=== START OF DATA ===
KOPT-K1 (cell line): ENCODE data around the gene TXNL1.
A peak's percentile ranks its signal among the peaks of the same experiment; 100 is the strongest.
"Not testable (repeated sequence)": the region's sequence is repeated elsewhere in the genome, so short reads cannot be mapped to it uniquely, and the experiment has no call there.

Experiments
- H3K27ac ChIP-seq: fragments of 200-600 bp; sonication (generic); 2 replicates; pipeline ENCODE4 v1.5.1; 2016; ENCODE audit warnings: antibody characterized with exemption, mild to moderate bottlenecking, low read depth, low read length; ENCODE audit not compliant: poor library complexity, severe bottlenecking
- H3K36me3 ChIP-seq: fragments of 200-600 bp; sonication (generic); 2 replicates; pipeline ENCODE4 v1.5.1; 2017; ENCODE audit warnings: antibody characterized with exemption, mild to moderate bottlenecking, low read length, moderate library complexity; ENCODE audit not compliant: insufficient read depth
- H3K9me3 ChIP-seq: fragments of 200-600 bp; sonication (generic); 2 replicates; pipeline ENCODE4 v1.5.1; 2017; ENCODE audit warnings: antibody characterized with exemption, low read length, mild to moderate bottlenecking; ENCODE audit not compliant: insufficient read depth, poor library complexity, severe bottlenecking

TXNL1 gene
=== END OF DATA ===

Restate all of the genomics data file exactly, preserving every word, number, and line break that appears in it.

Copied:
KOPT-K1 (cell line): ENCODE data around the gene TXNL1.
A peak's percentile ranks its signal among the peaks of the same experiment; 100 is the strongest.
"Not testable (repeated sequence)": the region's sequence is repeated elsewhere in the genome, so short reads cannot be mapped to it uniquely, and the experiment has no call there.

Experiments
- H3K27ac ChIP-seq: fragments of 200-600 bp; sonication (generic); 2 replicates; pipeline ENCODE4 v1.5.1; 2016; ENCODE audit warnings: antibody characterized with exemption, mild to moderate bottlenecking, low read depth, low read length; ENCODE audit not compliant: poor library complexity, severe bottlenecking
- H3K36me3 ChIP-seq: fragments of 200-600 bp; sonication (generic); 2 replicates; pipeline ENCODE4 v1.5.1; 2017; ENCODE audit warnings: antibody characterized with exemption, mild to moderate bottlenecking, low read length, moderate library complexity; ENCODE audit not compliant: insufficient read depth
- H3K9me3 ChIP-seq: fragments of 200-600 bp; sonication (generic); 2 replicates; pipeline ENCODE4 v1.5.1; 2017; ENCODE audit warnings: antibody characterized with exemption, low read length, mild to moderate bottlenecking; ENCODE audit not compliant: insufficient read depth, poor library complexity, severe bottlenecking

TXNL1 gene